Apu, A Racist Caricature Of South Asians, Faces Reckoning In New Documentary

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Apu, A Racist Caricature Of South Asians, Faces Reckoning In New Documentary


South Asian–American celebrities like Aziz Ansari, Hasan Minhaj, and Mindy Kaling have accomplished exceptional luck lately. They’ve performed multidimensional characters, created their very own displays and helped the country perceive all of the struggles and joys of the immigrant enjoy.

However there’s one personality who remains to be hopelessly caught prior to now, when it used to be appropriate for Indians to be mocked and stereotyped on nationwide tv: Apu Nahasapeemapetilon.

For almost 30 years, Apu has been a fixture within the fictional the town of Springfield, the house of “The Simpsons.” The nature remains to be operating on the the town’s Kwik-E-Mart. He’s nonetheless identified for his accessory and his ridiculous catchphrase. He’s nonetheless being voiced by way of Hank Azaria, a white voice actor. 


Hari Kondabolu, a Brooklyn-based comic, believes the time has come for Apu ― and extra necessary, the forces that created the nature ― to stand a reckoning.

He’s taking on those large problems in his new documentary, “The Downside With Apu.” 

Within the movie, Kondabolu interviews a lot of as of late’s largest South Asian–American celebrities, together with Aziz Ansari, Kal Penn, Aasif Mandvi, Hasan Minhaj, Utkarsh Ambudkar and Aparna Nancherla. He asks them about their very own relationships with Apu, and the difficulties they’ve had in getting non-stereotypical roles.

Kondabolu has had an advanced courting with Apu himself. He’s an established fan of “The Simpsons,” and is aware of that Apu is a loved personality. However for years, this exaggerated cool animated film used to be one of the crucial handiest representations that South Asians had of themselves in popular culture. 

“Those photographs have affect. And it’s a part of a bigger legacy,” Kondabolu advised HuffPost, linking Apu to different circumstances of white actors the usage of blackface or brownface to stereotype other folks of colour. “This has been there for the reason that starting, the theory of dressed in out other folks and describing other folks in those one-dimensional tactics. It provides you with a way of energy over them. You’re higher than they’re, you’re smarter than they’re. You’re the person who suits they usually don’t.”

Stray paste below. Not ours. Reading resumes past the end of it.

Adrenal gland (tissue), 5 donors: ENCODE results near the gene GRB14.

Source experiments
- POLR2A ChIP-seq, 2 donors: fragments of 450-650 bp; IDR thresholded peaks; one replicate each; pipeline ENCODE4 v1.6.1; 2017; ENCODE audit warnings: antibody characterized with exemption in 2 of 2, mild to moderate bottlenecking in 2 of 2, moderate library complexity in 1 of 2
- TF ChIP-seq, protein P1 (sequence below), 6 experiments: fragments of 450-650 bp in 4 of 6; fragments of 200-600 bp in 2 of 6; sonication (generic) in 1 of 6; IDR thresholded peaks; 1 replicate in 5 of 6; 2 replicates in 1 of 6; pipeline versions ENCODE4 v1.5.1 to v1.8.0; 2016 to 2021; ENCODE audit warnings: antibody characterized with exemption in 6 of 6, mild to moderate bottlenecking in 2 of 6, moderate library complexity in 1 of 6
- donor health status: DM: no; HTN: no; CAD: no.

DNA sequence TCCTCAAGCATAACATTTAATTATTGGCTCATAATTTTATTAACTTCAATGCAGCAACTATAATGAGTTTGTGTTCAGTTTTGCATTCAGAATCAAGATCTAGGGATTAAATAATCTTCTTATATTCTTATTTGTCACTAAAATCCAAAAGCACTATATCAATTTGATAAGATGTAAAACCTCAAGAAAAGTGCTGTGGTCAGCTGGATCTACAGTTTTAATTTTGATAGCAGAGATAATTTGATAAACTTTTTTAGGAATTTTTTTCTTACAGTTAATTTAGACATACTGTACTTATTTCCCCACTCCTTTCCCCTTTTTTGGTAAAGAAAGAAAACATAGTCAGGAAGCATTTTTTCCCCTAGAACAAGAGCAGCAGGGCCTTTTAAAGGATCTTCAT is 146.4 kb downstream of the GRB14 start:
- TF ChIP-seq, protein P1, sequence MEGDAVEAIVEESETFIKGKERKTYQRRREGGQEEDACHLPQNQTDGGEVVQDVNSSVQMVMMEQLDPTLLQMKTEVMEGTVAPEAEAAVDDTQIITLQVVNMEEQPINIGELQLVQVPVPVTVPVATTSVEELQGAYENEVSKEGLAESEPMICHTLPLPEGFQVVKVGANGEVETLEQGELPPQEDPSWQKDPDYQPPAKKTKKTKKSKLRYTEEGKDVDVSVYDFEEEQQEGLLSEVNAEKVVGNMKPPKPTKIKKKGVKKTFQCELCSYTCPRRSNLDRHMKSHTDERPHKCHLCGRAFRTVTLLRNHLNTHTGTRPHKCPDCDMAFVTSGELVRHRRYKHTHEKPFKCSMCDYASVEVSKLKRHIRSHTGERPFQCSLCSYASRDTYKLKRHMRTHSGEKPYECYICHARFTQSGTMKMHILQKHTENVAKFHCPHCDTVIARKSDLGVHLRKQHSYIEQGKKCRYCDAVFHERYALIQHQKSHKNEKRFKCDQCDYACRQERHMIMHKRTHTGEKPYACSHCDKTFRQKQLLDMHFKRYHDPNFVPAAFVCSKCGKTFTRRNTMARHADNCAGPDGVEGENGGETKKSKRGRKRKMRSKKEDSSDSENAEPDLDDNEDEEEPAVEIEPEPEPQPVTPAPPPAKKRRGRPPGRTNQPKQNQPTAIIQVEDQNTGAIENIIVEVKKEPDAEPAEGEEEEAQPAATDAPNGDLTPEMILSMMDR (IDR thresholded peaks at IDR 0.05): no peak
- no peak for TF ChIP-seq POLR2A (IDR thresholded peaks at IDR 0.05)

“Discrimination doesn’t magically display up. It’s a must to learn, you must be educated, you must be conditioned. I feel there’s a conditioning that occurs on account of media,” he mentioned.

Kondabolu additionally makes an attempt to talk to the folks in the back of “The Simpsons” for his or her ideas on Apu for the movie. Azaria, the voice of Apu, particularly refuses to talk with the comic.  

In the end even though, Kondabolu mentioned that the guts of the movie isn’t about looking to publicly disgrace Azaria for giving Apu an accessory, and even to get Apu off the air. For this comic, it’s about beginning a dialogue in regards to the want for variety ― each on-screen and within the writers room.

“If my possible choices are spending my power specializing in getting Apu off the air, or writing and developing one thing that may be a multidimensional personality that displays our exact upbringings, our households, our lives, I’d somewhat do the latter,” Kondabolu mentioned. “That’s what the task of an inventive is. This isn’t about punishment, this isn’t about like issues getting fastened. It’s about the place can we pass from right here.”

HuffPost spoke with Kondabolu in regards to the objectives in the back of his documentary and his ideas on illustration within the media as of late.


What’s it like for you, viscerally, while you pay attention and notice Apu?

It bothers me. Indubitably, I used to be very conscious that the way in which Apu is represented is how my oldsters are observed to some extent. I used to be embarrassed about their accents, I used to be embarrassed to have pals come over, I used to be embarrassed once they spoke. It’s embarrassing to me now as an grownup, that I in reality felt that manner about my very own oldsters, who gave me the whole thing, who themselves needed to sacrifice a lot of their very own pleasure to present me a super lifestyles. It’s frightening to suppose that the media is in a position to affect me to really feel that. That’s the deeper belongings you don’t understand to start with. It more or less burrows into who you’re and you’ve got a lot of these insecurities that are meant to no longer be there.

Why do you suppose maximum of our oldsters’ technology didn’t discuss up as loudly about how they’re represented within the media?

As a result of you must stay your head down and paintings. The chance is, if I make noise, I am getting fired. If I make noise, that might value me or my circle of relatives come what may. Or, I simply don’t have time. There are extra necessary issues, rightfully. I don’t query that. I take into account that. My mother mentioned [representation] didn’t trouble her as a lot till she learned her children had been being made amusing of after which she learned this stuff have affect. This stuff topic. For our oldsters, their complete factor is simply paintings, get thru it, it doesn’t topic. For us, we have now a rightful sense of entitlement. That is the place I grew up. That is my house. That is my house. How come I’m no longer being observed as equivalent?


Do you suppose this movie would were imaginable 10 years in the past? What has modified about our society all the way through that point?